If you can get it cut and carted off, I would recommend. It probably will make it much harder to cut next year. (voice of bitter experience here; and I've also seen it in other 'wildflower meadows')

Rob R



Joined: 28 Oct 2004
Posts: 31902
Location: York
PostPosted: Fri Jun 12, 15 7:30 am    Post subject: Reply with quote    

Cathryn wrote:
Thank you for your answers by the way. I knew them already. I realise that at some point Treac wants to cut hay which might have influenced them but really I was hoping that there might be some thought in different directions.


It does sound like it would make a lovely building plot, or is that not what you meant?

Treacodactyl
Downsizer Moderator


Joined: 28 Oct 2004
Posts: 25697
Location: Jumping on the bandwagon of opportunism
PostPosted: Fri Jun 12, 15 10:10 am    Post subject: Reply with quote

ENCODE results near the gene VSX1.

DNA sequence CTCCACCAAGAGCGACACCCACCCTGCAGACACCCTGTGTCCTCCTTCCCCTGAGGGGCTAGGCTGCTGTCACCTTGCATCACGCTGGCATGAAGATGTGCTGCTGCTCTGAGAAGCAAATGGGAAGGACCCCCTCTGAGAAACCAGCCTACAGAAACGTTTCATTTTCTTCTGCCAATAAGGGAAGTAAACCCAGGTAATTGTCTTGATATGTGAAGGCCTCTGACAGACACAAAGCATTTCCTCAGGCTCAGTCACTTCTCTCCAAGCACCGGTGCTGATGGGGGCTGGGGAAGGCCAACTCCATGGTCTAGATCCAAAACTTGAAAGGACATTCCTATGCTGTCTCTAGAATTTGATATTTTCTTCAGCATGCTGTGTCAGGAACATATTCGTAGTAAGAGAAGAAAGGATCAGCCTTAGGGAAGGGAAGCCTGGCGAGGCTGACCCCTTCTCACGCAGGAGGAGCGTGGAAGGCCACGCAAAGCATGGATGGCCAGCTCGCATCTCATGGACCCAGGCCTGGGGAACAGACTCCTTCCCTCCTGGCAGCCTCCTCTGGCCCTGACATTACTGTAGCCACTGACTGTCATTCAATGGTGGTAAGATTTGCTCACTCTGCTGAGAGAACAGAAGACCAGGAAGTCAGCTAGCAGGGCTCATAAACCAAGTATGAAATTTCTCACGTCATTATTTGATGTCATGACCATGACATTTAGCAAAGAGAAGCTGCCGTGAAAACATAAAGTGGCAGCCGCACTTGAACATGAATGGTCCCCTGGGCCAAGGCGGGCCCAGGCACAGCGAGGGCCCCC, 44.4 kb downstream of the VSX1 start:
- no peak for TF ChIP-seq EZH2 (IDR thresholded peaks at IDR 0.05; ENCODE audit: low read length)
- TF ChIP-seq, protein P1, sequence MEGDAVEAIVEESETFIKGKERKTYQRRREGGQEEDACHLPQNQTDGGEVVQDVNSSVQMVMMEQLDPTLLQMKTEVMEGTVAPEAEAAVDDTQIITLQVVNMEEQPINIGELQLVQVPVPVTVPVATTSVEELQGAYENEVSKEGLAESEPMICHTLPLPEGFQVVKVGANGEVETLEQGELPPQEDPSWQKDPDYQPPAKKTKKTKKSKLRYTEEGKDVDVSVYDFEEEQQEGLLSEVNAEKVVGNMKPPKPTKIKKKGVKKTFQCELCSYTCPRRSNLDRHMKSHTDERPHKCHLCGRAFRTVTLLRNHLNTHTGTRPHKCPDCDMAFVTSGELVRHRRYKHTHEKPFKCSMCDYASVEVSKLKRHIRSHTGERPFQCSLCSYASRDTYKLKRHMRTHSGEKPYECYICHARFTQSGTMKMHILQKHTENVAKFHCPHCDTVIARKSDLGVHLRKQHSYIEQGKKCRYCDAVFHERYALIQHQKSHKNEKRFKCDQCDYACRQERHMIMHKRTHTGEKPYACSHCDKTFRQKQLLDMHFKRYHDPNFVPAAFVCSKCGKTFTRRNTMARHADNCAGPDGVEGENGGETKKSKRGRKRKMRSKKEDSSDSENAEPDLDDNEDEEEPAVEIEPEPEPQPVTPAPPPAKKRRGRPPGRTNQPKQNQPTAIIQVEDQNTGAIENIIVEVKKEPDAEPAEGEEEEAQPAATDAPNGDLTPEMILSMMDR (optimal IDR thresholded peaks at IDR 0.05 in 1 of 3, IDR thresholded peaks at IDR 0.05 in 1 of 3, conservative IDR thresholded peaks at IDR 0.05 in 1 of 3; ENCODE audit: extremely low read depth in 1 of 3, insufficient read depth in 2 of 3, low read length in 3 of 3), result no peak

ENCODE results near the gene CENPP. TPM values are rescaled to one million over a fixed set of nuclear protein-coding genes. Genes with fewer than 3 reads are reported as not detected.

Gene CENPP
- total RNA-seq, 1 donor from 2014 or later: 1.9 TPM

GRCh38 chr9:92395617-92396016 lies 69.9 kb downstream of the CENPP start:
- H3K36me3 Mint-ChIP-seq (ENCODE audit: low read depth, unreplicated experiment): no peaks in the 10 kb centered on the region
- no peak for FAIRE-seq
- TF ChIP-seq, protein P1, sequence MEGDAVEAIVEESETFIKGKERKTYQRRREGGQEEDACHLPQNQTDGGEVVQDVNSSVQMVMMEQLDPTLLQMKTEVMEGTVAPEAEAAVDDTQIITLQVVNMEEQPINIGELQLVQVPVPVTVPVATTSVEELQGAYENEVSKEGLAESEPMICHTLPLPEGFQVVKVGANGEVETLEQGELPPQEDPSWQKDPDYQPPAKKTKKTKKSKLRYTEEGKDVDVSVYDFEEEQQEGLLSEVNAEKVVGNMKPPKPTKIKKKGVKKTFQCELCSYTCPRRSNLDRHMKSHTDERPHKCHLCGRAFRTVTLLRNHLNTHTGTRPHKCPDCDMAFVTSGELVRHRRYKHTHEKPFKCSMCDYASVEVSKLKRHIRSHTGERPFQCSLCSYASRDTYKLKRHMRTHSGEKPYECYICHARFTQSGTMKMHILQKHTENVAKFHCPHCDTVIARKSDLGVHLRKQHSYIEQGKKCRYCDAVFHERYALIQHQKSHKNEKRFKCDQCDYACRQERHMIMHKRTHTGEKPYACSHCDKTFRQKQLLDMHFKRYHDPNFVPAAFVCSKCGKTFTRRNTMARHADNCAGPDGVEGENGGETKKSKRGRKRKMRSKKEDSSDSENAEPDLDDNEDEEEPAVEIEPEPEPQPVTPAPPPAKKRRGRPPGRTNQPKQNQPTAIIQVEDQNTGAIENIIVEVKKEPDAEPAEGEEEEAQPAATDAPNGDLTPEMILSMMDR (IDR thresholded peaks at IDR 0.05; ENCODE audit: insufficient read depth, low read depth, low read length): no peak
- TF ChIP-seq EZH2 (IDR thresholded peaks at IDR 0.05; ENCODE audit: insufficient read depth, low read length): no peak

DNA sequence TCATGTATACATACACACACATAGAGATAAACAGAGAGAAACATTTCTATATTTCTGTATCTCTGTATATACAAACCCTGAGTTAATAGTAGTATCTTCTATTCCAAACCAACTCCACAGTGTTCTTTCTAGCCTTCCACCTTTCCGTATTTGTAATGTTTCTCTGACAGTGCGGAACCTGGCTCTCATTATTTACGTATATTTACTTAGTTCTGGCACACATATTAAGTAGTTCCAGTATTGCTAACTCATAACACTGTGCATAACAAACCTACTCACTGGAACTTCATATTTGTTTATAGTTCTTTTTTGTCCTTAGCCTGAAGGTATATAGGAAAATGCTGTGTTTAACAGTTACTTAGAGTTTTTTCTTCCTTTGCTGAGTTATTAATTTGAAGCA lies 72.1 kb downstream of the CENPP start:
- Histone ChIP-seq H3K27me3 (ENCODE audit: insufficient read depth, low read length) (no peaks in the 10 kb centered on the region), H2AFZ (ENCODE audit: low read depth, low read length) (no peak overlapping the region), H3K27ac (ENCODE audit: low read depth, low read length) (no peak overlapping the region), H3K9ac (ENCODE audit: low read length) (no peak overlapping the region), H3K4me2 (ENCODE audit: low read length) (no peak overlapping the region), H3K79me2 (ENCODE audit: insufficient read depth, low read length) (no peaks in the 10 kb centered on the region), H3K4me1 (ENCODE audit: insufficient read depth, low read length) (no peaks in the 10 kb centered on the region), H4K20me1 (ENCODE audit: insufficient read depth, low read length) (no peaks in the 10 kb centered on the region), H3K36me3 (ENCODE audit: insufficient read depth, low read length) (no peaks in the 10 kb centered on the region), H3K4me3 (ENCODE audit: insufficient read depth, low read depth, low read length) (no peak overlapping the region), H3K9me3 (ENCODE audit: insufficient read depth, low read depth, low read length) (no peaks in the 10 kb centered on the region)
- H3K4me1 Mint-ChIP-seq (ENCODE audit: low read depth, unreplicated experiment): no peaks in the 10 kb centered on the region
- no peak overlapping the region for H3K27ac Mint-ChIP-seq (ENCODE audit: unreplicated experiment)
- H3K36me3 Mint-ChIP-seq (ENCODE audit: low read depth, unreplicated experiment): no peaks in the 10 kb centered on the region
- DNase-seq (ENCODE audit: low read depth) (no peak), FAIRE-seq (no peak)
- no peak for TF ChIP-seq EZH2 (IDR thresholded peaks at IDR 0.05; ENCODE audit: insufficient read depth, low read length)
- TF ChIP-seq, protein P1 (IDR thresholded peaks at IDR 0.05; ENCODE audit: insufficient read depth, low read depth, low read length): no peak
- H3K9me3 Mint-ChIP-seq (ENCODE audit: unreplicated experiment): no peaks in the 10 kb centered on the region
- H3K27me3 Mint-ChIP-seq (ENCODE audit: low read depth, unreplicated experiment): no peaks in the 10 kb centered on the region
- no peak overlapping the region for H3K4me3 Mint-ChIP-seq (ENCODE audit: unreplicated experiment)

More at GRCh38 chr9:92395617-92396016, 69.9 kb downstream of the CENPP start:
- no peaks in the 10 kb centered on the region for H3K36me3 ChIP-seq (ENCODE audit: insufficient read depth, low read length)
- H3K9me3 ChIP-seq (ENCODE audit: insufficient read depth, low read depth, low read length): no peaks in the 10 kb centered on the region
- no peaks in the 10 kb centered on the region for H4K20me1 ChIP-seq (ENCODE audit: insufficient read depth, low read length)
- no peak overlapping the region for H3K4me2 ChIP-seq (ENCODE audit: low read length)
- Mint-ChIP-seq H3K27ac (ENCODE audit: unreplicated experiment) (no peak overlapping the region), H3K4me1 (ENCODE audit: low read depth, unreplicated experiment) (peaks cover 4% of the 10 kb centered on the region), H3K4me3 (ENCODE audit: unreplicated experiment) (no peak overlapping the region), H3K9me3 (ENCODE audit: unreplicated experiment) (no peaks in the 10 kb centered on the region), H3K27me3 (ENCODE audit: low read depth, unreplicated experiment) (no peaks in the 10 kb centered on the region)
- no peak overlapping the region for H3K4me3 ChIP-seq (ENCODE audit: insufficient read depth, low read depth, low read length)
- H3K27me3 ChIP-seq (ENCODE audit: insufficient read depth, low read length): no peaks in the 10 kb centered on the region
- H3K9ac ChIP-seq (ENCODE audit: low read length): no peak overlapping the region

Rob R wrote:
Cathryn wrote:
Thank you for your answers by the way. I knew them already. I realise that at some point Treac wants to cut hay which might have influenced them but really I was hoping that there might be some thought in different directions.


It does sound like it would make a lovely building plot, or is that not what you meant?


No need, house is already there. As for Cathryn's question, long term it would go back to woodland. Bracken is encroaching from the woodland boundary and that can be kept in check by mowing a wide path. Brambles may also spread but roe deer will keep them in check. There's a few rabbits about but not enough to make much difference to the grass and no red deer that I know of. (Red deer seem to get ignored round these parts as grazing animals by those that want funding to look after grassland). I expect they're be a few tree seedlings appearing, probably down to the jays planting nuts and seeds, but I can pull those out/transplant them easily enough.

gregotyn



Joined: 24 Jun 2010
Posts: 1392
Location: Llanfyllin area
PostPosted: Thu Jun 18, 15 2:00 pm    Post subject: Reply with quote